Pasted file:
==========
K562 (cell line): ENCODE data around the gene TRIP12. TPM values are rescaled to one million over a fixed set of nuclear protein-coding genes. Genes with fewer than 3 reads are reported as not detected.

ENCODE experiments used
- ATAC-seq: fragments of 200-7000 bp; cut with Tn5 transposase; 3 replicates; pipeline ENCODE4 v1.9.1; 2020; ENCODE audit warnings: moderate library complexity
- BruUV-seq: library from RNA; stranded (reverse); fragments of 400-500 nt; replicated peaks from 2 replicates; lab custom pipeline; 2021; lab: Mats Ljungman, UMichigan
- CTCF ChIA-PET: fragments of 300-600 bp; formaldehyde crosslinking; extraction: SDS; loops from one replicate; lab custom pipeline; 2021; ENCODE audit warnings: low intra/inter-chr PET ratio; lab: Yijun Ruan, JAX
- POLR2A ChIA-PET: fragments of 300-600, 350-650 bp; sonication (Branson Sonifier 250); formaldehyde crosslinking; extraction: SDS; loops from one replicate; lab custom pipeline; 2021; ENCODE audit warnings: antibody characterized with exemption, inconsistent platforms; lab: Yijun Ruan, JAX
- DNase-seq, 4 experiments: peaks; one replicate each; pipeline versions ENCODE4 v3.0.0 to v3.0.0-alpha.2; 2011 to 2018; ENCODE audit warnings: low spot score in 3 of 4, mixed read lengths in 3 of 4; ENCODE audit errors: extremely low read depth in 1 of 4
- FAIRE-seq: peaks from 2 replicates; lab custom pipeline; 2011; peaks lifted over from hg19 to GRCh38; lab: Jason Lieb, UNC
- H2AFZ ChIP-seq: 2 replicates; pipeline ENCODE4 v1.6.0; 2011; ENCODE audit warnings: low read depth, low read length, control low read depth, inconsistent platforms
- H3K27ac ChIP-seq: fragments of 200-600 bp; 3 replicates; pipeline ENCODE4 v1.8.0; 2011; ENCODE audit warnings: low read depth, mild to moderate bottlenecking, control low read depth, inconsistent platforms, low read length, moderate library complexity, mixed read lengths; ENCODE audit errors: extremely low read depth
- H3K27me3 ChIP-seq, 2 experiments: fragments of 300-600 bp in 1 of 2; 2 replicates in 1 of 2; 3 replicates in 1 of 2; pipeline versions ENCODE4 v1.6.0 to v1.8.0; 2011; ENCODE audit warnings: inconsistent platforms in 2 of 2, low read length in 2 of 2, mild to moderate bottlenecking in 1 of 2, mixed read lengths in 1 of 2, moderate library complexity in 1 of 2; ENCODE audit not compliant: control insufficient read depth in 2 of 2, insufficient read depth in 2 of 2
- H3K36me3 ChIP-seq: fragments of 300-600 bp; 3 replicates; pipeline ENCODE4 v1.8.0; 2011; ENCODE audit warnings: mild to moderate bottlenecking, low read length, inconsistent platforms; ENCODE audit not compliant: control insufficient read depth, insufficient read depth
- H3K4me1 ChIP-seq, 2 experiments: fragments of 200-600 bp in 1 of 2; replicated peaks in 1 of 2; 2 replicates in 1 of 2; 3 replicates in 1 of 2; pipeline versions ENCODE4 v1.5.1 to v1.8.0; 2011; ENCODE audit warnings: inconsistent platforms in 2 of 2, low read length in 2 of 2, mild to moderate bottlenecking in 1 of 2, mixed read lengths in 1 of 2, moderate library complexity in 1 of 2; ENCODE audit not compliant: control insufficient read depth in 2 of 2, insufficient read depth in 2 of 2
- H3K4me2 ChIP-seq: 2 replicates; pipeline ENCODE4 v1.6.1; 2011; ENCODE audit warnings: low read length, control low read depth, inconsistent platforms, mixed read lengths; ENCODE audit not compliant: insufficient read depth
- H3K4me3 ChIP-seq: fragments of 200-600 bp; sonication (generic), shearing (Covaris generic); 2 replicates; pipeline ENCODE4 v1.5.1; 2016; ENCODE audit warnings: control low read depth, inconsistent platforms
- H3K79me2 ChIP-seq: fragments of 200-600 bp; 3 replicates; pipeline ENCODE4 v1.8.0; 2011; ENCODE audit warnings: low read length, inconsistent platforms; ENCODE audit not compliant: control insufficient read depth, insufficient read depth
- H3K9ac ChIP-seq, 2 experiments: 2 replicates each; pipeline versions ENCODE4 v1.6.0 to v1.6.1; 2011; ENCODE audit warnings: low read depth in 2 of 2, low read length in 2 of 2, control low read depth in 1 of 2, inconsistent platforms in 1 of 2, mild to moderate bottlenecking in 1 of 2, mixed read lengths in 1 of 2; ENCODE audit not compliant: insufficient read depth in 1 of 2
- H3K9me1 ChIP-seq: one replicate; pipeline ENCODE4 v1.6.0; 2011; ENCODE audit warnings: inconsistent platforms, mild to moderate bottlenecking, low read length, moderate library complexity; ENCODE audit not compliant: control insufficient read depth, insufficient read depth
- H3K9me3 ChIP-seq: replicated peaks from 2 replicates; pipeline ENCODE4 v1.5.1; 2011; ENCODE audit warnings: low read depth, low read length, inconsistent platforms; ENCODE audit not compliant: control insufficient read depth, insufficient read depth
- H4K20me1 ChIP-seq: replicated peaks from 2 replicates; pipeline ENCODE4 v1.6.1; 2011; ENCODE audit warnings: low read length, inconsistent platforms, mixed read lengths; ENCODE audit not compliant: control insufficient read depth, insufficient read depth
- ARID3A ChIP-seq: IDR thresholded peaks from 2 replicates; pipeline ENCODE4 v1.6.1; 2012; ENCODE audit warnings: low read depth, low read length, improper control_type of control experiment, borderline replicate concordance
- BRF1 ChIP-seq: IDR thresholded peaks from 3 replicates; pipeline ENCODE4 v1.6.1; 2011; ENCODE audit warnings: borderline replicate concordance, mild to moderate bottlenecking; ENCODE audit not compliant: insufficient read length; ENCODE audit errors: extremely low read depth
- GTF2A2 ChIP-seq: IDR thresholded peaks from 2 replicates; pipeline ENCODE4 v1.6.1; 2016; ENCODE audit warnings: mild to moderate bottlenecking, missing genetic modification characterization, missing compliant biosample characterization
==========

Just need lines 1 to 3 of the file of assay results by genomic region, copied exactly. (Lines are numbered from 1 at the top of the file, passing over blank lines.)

K562 (cell line): ENCODE data around the gene TRIP12. TPM values are rescaled to one million over a fixed set of nuclear protein-coding genes. Genes with fewer than 3 reads are reported as not detected.

ENCODE experiments used
- ATAC-seq: fragments of 200-7000 bp; cut with Tn5 transposase; 3 replicates; pipeline ENCODE4 v1.9.1; 2020; ENCODE audit warnings: moderate library complexity